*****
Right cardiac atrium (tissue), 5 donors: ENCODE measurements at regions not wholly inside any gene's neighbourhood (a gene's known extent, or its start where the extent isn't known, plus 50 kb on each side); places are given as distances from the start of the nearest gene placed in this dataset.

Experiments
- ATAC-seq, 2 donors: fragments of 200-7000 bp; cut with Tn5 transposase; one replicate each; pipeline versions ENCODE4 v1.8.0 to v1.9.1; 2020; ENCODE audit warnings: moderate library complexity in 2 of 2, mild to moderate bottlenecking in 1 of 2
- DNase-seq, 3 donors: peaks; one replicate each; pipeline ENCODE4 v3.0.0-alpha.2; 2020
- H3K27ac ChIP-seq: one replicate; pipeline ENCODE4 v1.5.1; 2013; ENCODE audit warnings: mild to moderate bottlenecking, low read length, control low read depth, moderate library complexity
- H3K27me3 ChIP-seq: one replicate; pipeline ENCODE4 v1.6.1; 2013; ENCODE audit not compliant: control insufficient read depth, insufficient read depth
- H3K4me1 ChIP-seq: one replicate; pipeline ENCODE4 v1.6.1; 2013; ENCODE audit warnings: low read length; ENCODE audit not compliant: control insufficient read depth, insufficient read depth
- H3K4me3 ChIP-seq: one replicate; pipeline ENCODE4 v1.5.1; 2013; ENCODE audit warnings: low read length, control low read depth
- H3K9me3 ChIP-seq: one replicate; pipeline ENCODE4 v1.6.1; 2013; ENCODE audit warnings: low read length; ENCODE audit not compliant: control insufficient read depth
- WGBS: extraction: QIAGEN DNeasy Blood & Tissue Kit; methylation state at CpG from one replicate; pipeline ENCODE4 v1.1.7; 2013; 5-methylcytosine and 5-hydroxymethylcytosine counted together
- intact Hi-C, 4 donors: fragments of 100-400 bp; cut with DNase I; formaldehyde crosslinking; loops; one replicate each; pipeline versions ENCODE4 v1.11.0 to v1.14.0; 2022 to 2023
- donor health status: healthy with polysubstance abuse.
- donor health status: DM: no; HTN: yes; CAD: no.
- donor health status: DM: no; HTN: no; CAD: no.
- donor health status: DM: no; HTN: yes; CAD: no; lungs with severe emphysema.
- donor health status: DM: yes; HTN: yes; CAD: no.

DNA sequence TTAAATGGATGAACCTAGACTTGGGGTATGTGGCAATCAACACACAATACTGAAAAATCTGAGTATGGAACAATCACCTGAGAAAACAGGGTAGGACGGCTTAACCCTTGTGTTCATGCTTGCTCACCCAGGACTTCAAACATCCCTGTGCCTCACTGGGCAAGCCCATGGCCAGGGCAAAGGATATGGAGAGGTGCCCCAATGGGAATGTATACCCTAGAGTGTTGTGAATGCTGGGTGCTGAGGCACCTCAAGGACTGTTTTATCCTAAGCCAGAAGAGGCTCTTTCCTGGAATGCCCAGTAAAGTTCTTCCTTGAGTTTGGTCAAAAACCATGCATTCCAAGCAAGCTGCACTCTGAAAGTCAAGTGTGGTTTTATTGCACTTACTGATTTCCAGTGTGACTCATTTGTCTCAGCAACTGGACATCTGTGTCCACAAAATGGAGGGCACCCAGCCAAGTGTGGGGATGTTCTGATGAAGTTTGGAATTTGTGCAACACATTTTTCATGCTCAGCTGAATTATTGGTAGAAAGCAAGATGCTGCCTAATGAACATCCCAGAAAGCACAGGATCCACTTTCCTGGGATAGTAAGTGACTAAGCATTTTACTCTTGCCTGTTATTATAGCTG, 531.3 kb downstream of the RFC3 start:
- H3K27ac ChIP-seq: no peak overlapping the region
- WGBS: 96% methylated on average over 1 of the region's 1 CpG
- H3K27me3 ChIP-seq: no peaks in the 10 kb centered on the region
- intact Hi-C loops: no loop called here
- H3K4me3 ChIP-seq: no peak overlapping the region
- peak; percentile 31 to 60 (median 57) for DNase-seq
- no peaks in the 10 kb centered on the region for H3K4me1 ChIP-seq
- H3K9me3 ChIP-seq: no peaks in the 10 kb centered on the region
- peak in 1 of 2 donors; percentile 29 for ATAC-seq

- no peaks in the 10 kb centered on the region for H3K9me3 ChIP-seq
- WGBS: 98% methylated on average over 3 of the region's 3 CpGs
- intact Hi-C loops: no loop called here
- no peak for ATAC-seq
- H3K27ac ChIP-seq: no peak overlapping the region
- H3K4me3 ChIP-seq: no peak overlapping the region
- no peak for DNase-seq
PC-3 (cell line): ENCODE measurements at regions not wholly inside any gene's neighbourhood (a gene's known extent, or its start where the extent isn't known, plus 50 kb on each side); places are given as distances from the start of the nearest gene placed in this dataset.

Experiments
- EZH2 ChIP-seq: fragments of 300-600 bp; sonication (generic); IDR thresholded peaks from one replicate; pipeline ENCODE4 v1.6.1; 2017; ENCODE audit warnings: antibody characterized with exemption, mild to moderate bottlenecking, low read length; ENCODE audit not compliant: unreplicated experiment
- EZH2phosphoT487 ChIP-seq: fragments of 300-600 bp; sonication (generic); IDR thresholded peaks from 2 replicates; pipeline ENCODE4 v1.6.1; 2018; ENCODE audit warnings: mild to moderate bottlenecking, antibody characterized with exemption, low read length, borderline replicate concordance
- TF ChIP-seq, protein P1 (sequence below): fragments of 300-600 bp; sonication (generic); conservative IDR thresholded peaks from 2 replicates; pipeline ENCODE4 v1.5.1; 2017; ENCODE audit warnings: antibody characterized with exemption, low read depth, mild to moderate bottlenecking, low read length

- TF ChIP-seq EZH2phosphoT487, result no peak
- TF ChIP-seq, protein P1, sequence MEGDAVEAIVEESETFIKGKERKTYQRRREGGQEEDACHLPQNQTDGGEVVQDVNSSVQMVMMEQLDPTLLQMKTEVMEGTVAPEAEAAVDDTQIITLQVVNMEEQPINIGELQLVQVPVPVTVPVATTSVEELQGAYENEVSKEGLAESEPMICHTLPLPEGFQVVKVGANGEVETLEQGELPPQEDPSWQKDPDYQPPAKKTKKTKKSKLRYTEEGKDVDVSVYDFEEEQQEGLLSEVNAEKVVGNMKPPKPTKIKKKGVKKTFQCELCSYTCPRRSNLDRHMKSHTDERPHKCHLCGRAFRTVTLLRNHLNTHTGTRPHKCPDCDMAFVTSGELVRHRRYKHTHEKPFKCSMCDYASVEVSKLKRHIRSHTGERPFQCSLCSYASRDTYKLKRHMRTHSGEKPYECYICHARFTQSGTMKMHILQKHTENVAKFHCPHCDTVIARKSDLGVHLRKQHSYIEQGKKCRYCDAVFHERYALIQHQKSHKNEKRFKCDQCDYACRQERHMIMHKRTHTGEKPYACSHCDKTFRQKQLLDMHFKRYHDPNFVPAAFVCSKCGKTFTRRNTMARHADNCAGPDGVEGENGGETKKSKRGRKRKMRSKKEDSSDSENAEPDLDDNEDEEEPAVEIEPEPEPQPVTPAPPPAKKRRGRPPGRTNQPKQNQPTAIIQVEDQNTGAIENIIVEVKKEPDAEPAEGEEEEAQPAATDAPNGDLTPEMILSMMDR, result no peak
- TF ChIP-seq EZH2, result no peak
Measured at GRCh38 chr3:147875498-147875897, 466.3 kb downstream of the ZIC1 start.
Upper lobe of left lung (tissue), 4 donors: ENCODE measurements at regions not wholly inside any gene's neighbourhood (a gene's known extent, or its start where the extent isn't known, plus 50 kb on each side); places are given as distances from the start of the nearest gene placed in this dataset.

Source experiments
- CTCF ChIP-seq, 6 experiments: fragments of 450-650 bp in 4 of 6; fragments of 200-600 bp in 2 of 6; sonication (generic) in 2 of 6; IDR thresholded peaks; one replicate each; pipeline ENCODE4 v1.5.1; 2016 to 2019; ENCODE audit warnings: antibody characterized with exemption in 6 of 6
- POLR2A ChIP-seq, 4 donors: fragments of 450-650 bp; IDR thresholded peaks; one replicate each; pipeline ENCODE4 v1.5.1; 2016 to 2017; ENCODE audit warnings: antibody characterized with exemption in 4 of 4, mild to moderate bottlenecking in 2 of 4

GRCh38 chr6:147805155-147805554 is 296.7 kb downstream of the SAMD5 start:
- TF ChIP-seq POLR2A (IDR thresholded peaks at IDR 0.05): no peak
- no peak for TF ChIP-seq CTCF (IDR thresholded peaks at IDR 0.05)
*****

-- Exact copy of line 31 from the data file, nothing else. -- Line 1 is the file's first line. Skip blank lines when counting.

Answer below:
- H3K27ac ChIP-seq: no peak overlapping the region